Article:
Coming into this year’s legislative session, we hoped Florida would finally ditch our outdated “no fault” auto insurance system. Several legislators wanted to change Florida to the type of fault-based insurance system used in most other states.

Unfortunately, it was not to be. Insurance companies may complain about paying PIP benefits, but they love collecting PIP premiums. They fought the proposed repeal by circulating a report which predicted the repeal of no-fault would jack up insurance rates.

That report was based on some dubious assumptions, as we and many others explained at the time. Nonetheless, it appeared to damage the momentum no-fault repeal had been gathering. Lawmakers hesitated, and the bill failed.

That means we’re all stuck with a system no one else likes for at least another year. But insurance companies are happy in the meantime. They’ll keep receiving, and raising, premiums for PIP coverage. And Florida auto insurance consumers will pay more.

A similar thing happened in this session with a bill designed to deter human trafficking. The bill created legal claims for victims against human traffickers. It also gave victims the right to go after hotels or other places which enabled, or at least turned a blind eye, to trafficking happening on their premises.

The bill didn’t seem controversial. Victims of human trafficking provided powerful, moving testimony in support. No one criticized the bill in public, and no one voted against it as it went through committees. It seemed certain to pass.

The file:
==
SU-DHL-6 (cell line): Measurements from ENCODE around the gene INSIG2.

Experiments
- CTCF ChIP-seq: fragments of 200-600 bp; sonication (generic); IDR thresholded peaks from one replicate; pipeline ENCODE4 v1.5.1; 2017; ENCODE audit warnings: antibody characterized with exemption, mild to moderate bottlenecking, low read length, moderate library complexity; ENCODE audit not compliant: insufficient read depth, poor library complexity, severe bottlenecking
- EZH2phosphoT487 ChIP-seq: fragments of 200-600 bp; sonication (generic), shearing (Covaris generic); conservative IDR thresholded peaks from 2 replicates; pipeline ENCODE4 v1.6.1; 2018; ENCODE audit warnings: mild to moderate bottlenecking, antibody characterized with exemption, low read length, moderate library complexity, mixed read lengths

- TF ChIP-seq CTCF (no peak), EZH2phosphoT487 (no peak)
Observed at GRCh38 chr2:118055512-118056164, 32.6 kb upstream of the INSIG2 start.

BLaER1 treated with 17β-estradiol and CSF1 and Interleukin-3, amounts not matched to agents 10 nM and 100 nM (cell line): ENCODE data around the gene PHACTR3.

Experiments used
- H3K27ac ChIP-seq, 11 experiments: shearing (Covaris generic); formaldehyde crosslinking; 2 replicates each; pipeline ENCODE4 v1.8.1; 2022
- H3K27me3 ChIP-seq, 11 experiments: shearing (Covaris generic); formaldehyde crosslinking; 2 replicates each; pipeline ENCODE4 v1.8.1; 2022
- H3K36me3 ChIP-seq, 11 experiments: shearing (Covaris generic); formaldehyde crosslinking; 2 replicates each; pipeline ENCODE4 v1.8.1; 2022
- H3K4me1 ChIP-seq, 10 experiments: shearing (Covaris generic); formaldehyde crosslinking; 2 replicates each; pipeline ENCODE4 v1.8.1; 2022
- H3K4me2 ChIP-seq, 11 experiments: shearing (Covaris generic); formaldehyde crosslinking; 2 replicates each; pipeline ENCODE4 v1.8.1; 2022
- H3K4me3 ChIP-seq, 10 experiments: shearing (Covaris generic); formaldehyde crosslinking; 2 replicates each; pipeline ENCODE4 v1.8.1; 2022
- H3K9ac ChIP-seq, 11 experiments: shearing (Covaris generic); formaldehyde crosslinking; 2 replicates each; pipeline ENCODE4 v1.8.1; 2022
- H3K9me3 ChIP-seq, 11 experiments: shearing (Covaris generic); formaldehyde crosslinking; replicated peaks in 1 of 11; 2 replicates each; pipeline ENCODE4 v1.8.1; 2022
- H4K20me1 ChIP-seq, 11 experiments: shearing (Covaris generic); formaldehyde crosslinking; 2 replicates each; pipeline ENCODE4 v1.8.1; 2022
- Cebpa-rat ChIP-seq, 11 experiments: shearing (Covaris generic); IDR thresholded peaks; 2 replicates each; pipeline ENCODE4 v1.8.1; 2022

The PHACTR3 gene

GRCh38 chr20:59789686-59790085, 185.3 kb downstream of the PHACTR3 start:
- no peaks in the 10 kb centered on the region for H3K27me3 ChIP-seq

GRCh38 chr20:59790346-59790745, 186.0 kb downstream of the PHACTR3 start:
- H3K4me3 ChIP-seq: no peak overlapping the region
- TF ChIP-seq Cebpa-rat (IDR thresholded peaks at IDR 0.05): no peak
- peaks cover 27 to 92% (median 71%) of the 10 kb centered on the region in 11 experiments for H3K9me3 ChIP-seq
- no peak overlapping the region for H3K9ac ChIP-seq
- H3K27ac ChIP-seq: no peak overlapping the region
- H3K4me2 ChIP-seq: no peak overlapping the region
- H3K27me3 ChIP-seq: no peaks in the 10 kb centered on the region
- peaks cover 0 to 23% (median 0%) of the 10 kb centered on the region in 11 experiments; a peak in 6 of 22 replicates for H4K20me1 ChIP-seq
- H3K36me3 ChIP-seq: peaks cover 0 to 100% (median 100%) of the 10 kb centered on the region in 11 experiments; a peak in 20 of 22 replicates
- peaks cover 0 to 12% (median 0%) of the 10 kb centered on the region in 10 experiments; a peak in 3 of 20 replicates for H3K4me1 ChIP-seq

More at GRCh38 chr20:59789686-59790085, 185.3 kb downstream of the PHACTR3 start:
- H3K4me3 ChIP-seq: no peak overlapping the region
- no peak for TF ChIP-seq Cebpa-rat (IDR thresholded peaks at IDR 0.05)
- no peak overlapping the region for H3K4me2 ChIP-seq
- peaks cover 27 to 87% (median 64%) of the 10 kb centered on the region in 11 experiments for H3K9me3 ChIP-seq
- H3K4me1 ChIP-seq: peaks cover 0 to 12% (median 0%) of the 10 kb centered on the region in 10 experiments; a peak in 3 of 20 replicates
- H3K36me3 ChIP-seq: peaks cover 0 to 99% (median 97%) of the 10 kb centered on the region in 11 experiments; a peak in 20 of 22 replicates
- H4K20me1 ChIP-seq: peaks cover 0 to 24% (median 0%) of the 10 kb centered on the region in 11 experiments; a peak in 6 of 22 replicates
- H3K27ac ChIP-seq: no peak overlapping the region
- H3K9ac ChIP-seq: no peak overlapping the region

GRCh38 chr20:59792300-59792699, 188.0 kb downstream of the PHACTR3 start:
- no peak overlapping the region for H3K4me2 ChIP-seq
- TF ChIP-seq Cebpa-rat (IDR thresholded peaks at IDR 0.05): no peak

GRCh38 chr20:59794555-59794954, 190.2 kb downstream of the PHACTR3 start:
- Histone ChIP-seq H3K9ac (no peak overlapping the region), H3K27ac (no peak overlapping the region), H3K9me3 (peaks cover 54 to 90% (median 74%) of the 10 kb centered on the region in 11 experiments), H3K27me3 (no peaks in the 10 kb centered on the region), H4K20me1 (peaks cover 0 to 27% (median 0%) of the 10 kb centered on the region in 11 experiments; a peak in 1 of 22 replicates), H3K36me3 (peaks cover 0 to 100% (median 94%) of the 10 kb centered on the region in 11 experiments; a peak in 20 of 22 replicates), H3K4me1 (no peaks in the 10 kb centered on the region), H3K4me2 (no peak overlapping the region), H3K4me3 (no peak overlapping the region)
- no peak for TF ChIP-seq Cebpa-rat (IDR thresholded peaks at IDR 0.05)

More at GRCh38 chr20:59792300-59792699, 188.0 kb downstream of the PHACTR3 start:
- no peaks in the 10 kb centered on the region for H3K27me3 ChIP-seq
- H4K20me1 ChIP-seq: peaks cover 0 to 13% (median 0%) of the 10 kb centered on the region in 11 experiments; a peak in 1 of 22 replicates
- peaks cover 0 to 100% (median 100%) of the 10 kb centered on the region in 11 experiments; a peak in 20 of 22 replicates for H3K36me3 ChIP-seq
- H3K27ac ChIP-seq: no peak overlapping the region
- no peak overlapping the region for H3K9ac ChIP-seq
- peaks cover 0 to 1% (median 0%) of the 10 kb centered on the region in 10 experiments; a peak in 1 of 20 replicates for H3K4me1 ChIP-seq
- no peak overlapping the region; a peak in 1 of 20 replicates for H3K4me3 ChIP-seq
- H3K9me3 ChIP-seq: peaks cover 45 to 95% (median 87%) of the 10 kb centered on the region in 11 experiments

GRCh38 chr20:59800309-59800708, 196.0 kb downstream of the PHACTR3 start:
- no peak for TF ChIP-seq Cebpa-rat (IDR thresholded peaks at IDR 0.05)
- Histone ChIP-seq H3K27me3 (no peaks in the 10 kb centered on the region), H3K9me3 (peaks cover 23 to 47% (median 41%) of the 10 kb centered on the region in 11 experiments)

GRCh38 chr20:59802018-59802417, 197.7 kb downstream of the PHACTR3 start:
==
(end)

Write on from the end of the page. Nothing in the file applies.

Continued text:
Behind the scenes, the sailing was not so smooth. The lodging and restaurant industries (infamously including Disney World) quietly lobbied to kill the bill. The bill’s sponsor, Senator Lauren Book, withdrew it from consideration briefly in the face of opposition. She then tried to resurrect it at the end of last week. That effort failed because of procedural concerns, and the bill died. Thus, a bill which no one dared to even vote against initially quietly went away.

Of course, in the wake of the South Florida school shooting, it’s possible that the attention on firearm laws pulled lawmakers away from these issues. Even so, it’s hard to believe guns alone were enough to derail these bills. It’s depressing, but much more likely, that the titans of the insurance, hotel and restaurant industries got what they wanted. They effectively deployed their lobbying power when they perceived a threat to each of their bottom lines.

Many have commented that there appears to be a crack in the NRA’s armor after the Parkland school massacre. However, when it comes to insurance and other corporate influence, it looks like things haven’t changed in our legislature at all. When it comes to those industries, the voting booth may be the only place where Floridians can put real changes in motion.

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